– and sometimes listening to the meadowlark on spring walks with her daughters.

But always the beads were said. –

Always Mary was invited into the house
– to visit
– to counsel
– to comfort
And always Mary came!

And in the last days the woman, older now, said, "Mary, I'm ready. I miss my husband, my children are grown, my work done. Please, ask your Son if it's time." And Mary counseled, "We can't know when your time is." So the beads were said with patience, every single day. And when her time had come, she took with her the old black beads, worn, stained with tears, leaving behind for me the treasured Irish marble rosary (hoping I am sure that I would wear it out).

I can only image the scene at heaven's gate. I expect she walked right up to St. Peter, this tenacious Irish woman, and asked, "Could I speak to the Blessed Mother please?" And I visualize that Mary beckoned her in. "Welcome, Mary Ellen. I've been expecting you. I'd know you anywhere. I recognize the beads."

The Shrine of Our Lady of Penrhys, Wales

The Legend of Penrhys, is lost in obscurity and mystery, but there definitely was great devotion to Our Blessed Lady here, and a nearby spring or well had come to be known as miraculous.

At the time of the dissolution of the monasteries, Latimer wrote to Cromwell suggesting the destruction of five of the most renowned Shrines of Our Lady, including Penrhys. The image was sent to Cromwell's own house in Chelsea on the 14th September, 1538. There it was burnt publicly together with the statues of Walsingham, Ipswich and other images on September 26th, 1538.

In spite of everything, the faithful continued to visit Penrhys and pray here to Our Lady for 400 years. There is record of such devotion up until 1842, although barely a trace of the original shrine or buildings remained. But in the early years of this century little groups of pilgrims again wound their way up the mountainside to the well. In 1912 excavations were carried out which unearthed fragments of glass and tiles; and in the farm house, original timbers were found. A church was built at Ferndale 2 miles away from the shrine. It was built as a memorial church largely through the generosity and efforts of a Miss M. M. Davies of Llantrisant, a convert. The same devoted lady also procured for this church a beautiful oak replica of the ancient statue of Penrhys, standing in a richly carved tree trunk. This beautiful work of art can still be seen in Ferndale Church.

It was not until 1936, that the pilgrimages were revived, and it was about this time, in 1939, that the Rhondda Borough Council, took it upon themselves to preserve the historical well, and put railings around it for the first time. Two years later, the ground where the statue is situated, was given to Archbishop Mostyn for the Archdiocese of Cardiff, by Miss M. M. Davies. The pilgrimages had continued to come, even though there was no statue. The present statue was officially erected and blessed on the site itself, by Archbishop McGrath on the 2nd July, 1953. It had been designed to resemble as near as possible the description of the original statue, found in Medieval Welsh poetry, and carved of Portland Stone.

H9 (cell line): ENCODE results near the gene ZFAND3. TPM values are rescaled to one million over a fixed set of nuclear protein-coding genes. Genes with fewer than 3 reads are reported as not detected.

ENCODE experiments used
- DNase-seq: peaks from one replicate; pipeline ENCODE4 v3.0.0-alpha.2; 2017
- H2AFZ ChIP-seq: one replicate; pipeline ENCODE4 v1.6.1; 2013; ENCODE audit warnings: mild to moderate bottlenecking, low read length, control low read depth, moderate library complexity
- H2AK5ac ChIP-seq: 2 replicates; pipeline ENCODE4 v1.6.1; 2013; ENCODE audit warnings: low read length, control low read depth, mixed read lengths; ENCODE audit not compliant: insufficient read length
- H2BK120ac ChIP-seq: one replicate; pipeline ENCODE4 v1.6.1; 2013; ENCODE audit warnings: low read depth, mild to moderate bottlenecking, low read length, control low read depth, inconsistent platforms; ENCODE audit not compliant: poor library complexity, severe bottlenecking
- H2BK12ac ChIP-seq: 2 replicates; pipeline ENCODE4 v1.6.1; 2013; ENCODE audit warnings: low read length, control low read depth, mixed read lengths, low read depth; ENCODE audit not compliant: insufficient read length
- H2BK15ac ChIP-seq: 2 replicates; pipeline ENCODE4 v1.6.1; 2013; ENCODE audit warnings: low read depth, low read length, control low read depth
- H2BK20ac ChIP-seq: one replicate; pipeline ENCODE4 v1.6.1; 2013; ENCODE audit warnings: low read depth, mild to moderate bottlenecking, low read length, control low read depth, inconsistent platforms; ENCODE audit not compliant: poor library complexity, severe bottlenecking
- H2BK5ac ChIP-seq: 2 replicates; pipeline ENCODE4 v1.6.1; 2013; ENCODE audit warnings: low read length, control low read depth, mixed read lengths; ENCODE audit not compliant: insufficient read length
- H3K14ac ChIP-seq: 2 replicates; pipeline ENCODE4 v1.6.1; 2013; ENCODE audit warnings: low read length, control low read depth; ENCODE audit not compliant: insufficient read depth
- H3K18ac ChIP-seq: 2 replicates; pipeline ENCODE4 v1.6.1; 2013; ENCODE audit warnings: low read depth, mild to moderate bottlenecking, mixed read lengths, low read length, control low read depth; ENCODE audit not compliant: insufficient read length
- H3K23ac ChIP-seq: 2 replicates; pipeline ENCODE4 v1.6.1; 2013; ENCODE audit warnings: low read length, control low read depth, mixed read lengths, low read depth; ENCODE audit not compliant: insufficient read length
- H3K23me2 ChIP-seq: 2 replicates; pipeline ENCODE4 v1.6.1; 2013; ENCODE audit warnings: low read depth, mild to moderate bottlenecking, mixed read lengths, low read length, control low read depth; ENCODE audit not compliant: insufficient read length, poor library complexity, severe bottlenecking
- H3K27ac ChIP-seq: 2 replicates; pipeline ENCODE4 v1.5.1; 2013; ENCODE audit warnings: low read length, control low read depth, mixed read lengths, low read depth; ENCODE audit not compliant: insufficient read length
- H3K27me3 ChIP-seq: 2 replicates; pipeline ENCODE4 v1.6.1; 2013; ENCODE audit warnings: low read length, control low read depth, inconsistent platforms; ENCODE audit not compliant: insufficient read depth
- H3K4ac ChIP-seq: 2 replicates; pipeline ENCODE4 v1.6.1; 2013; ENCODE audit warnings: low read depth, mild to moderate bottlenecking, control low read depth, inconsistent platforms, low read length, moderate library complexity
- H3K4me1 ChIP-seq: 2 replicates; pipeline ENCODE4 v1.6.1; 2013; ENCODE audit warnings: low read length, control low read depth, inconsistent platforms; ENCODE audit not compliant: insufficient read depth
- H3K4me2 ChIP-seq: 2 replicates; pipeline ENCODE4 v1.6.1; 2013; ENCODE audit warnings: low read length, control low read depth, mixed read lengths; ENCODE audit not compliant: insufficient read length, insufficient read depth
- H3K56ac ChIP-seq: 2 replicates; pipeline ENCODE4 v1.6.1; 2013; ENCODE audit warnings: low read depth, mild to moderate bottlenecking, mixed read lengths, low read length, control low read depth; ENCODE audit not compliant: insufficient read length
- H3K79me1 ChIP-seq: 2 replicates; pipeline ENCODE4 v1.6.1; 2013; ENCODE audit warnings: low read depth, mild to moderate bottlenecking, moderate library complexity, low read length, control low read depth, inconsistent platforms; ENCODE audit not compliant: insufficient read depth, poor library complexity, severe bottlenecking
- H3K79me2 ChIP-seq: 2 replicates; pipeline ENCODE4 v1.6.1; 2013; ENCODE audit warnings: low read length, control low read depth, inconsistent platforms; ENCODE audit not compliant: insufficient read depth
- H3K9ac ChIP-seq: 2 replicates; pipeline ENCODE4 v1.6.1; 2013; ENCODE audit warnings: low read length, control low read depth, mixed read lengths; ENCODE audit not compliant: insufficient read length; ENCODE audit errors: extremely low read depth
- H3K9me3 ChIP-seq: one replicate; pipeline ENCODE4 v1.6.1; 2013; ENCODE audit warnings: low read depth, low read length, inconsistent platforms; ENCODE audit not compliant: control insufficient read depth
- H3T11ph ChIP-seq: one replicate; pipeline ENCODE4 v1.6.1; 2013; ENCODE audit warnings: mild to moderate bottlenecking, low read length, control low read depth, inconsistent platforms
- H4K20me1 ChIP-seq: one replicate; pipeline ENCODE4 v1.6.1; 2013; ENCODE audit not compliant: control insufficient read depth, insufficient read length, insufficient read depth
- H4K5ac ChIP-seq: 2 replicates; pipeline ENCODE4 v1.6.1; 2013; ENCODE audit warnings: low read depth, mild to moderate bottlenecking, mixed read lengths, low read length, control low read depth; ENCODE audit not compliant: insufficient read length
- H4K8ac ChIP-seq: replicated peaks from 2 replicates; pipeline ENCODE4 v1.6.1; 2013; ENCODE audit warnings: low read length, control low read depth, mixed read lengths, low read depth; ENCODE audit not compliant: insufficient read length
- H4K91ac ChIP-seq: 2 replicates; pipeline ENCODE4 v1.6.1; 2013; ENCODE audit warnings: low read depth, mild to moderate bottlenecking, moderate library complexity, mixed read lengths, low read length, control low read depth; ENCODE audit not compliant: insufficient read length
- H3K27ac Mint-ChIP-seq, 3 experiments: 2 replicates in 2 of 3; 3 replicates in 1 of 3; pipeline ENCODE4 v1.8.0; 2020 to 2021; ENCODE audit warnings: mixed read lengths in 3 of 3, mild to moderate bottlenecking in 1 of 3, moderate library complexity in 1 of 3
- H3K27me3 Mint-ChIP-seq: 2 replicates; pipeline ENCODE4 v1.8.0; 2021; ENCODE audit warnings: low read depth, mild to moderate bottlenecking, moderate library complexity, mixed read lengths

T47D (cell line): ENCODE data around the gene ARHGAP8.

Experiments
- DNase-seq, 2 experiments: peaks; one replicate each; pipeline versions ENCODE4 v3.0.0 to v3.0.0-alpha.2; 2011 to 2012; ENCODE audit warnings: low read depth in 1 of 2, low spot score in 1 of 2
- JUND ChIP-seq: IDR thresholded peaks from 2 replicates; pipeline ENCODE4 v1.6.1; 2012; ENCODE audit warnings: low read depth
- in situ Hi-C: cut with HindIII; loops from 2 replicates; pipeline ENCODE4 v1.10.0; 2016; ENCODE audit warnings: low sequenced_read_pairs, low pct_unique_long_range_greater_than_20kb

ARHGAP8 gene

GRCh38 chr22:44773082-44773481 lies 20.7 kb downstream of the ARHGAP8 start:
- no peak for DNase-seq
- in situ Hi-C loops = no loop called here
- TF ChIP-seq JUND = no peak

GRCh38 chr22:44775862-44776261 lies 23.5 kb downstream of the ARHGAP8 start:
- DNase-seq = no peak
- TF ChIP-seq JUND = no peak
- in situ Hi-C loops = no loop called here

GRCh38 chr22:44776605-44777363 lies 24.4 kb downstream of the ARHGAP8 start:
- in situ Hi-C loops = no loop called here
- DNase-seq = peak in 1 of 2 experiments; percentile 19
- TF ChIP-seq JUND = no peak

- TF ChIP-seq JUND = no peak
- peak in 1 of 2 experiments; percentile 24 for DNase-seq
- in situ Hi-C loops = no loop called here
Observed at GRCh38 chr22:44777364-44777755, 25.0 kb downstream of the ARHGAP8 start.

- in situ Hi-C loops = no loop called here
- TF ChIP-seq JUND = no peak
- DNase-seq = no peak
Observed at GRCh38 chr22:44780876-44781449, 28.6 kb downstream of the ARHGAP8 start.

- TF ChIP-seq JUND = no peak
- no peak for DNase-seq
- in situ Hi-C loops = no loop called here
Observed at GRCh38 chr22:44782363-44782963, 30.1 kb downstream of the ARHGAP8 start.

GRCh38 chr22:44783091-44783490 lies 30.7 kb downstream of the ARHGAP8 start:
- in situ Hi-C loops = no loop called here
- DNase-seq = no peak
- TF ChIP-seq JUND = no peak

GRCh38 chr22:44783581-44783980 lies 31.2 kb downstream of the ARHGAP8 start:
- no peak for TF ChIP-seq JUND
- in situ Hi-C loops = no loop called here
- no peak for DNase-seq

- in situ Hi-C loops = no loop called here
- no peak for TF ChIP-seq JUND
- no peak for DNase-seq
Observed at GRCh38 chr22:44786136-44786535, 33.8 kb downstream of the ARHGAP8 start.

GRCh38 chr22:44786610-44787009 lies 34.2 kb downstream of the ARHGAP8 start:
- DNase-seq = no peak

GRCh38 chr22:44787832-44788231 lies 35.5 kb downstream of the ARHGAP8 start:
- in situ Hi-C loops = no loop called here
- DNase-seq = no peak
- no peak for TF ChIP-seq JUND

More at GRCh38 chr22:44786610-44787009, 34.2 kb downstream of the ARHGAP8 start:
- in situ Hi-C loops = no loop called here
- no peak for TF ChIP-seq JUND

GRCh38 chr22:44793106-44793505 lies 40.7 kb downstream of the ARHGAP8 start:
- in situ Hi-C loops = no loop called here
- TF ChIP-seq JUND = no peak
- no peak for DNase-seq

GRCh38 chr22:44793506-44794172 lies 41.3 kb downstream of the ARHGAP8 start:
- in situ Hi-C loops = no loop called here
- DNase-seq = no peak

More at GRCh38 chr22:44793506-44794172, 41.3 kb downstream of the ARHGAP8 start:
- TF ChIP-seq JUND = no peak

More about Our Lady's shrine at Penrhys can be found at their website:

Students and the Rosary

WORLD YOUTH DAY CROSS IS GOING TO ROMAN UNIVERSITIES University Students around the World Pray the Rosary with the Pope

VATICAN CITY, MAR 7 (ZENIT).- It was a "first" at the Vatican. The traditional first Saturday of the month Rosary, led by John Paul II, included university students from Buenos Aires, New York, Santiago de Compostela and Czestochowa, participating through live audio and video transmissions.

This moment of prayer began the pilgrimage of the World Youth Day cross to the Roman universities. Throughout the month, it will continue its path through public, private, and Pontifical universities and colleges.

At the end of the Rosary, the Holy Father prayed for the gift of reconciliation for all university students worldwide. "Recognize in the cross the most eloquent sign of the Lord's mercy, capable of awakening in every academic community a renewed impetus toward the Lord, who is the principle and certainty of every branch of intellectual research."

The Pope greeted the university students of Buenos Aires in Spanish: "Dear young people, you have the mission to motivate your university communities in view of the Great Jubilee, which is an occasion for profound spiritual and cultural renewal." After greeting the New York and Czestochowa university students in English and Polish respectively, the Pontiff addressed the students of Santiago de Compostela, who were gathered in the cathedral of that city. "I thank you for the enthusiasm with which you have participated in this meeting, giving your direct testimony, in the context of the Jubilee year of Compostela. I assure you of my prayer so that it will be an occasion of grace for the many university students who will participate next August in the European meeting of youth. I have great confidence that this endeavor will encourage university environments to prepare adequately for the Jubilee."